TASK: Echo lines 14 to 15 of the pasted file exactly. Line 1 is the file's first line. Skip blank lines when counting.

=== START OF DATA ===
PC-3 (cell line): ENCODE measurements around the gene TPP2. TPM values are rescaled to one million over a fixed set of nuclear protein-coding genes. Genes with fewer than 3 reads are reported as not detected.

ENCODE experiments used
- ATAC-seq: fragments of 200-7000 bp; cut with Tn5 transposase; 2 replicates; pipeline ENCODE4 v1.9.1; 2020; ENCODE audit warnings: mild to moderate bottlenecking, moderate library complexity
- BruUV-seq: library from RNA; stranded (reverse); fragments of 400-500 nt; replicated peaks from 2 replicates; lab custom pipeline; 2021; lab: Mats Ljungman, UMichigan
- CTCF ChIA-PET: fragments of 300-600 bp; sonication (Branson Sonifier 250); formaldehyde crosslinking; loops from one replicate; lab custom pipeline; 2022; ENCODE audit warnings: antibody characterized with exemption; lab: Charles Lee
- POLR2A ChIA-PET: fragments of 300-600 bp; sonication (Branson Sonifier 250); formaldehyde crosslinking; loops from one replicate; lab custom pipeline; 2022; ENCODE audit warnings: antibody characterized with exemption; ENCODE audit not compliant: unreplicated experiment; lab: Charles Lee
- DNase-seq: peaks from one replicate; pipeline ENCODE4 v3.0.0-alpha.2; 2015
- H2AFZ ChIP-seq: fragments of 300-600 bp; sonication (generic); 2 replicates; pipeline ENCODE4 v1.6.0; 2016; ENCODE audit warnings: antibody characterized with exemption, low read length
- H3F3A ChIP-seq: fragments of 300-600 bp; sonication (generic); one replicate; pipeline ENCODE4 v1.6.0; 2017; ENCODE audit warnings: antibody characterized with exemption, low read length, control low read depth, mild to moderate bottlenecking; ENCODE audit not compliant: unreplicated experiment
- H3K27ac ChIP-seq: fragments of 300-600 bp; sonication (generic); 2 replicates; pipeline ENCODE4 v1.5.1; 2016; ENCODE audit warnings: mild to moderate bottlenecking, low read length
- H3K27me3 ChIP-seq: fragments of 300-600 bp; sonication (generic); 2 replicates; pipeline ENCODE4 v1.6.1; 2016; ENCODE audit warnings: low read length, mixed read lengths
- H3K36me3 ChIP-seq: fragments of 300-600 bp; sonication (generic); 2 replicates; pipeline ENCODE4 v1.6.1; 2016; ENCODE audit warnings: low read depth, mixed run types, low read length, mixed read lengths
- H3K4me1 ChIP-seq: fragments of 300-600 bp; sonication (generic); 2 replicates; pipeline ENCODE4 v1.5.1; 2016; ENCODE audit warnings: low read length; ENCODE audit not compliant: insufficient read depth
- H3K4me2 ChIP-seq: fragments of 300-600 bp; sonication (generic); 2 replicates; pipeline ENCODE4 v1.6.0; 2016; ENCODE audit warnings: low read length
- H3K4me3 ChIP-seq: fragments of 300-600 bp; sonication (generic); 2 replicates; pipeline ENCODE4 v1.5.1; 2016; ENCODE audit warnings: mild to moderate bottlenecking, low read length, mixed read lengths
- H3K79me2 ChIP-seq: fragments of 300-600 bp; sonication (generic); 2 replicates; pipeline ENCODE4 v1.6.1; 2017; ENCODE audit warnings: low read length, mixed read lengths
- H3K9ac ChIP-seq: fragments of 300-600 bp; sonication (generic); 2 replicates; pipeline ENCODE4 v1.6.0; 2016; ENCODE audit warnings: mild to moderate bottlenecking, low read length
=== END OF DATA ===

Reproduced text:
- H3K4me2 ChIP-seq: fragments of 300-600 bp; sonication (generic); 2 replicates; pipeline ENCODE4 v1.6.0; 2016; ENCODE audit warnings: low read length
- H3K4me3 ChIP-seq: fragments of 300-600 bp; sonication (generic); 2 replicates; pipeline ENCODE4 v1.5.1; 2016; ENCODE audit warnings: mild to moderate bottlenecking, low read length, mixed read lengths